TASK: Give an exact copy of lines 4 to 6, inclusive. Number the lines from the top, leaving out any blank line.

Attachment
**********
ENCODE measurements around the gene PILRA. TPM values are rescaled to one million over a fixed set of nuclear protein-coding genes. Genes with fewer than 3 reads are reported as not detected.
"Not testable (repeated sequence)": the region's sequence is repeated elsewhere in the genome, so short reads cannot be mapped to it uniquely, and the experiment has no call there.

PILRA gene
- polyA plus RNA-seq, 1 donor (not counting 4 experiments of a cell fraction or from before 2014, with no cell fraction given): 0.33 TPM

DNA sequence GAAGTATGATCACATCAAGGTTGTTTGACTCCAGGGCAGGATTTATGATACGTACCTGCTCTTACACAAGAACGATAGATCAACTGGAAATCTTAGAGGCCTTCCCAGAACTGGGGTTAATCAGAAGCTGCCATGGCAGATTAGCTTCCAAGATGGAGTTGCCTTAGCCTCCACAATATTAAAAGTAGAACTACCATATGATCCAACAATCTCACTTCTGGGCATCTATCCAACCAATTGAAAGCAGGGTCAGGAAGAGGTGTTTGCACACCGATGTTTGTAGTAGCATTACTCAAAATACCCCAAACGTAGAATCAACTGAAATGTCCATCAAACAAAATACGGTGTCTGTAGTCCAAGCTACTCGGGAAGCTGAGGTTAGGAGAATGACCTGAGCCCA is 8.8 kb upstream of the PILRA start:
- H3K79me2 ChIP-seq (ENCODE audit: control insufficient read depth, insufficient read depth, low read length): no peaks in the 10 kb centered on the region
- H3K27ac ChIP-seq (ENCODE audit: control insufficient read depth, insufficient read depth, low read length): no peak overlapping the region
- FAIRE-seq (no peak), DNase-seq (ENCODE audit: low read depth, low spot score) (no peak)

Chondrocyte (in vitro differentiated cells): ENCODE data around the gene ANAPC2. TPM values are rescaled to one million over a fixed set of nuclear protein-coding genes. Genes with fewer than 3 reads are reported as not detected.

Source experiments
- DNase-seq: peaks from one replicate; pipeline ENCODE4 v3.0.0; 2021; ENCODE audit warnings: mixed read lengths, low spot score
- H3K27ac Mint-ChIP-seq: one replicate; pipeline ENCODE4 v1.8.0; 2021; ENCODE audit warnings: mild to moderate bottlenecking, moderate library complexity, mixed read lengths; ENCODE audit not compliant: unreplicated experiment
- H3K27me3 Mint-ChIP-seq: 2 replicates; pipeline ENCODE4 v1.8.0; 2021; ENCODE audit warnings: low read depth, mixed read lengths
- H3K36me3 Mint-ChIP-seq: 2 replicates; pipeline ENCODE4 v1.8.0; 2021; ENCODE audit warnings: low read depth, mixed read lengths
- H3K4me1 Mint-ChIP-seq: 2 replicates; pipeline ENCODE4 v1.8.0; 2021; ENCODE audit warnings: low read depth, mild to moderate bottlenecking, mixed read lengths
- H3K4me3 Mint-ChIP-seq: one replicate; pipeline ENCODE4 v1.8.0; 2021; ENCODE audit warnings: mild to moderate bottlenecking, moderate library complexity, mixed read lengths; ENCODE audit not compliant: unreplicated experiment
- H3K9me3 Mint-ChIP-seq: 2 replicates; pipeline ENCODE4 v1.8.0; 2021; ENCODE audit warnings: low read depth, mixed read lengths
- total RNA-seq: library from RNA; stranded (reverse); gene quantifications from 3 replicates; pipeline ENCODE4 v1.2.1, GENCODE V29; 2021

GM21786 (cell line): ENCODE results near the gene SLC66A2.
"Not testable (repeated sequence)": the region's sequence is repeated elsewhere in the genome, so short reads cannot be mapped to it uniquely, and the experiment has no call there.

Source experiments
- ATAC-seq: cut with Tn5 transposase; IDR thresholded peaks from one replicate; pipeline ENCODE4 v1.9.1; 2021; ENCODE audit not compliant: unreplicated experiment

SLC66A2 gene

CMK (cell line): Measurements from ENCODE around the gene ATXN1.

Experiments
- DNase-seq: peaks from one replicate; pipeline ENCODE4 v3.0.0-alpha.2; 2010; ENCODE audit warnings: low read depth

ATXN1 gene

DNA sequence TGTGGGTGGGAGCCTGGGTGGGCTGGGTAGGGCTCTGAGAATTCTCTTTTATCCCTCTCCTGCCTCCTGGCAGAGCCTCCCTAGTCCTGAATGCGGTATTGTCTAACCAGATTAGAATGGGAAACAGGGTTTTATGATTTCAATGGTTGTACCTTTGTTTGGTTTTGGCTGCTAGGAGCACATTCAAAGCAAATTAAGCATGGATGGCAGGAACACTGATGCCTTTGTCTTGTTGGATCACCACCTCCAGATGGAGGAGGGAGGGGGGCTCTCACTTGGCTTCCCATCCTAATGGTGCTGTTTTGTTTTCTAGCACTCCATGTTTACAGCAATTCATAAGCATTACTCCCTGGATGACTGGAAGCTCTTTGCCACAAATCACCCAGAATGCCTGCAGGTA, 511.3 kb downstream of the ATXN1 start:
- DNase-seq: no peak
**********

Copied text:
- polyA plus RNA-seq, 1 donor (not counting 4 experiments of a cell fraction or from before 2014, with no cell fraction given): 0.33 TPM

DNA sequence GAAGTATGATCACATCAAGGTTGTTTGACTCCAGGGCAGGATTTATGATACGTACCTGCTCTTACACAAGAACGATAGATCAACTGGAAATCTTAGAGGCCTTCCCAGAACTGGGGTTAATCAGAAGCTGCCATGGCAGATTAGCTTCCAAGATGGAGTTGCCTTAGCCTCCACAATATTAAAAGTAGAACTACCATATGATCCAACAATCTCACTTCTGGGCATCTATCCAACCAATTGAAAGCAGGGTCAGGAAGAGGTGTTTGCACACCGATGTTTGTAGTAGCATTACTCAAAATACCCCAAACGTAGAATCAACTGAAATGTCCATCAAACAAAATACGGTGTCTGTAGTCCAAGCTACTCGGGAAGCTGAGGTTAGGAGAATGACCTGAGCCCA is 8.8 kb upstream of the PILRA start:
- H3K79me2 ChIP-seq (ENCODE audit: control insufficient read depth, insufficient read depth, low read length): no peaks in the 10 kb centered on the region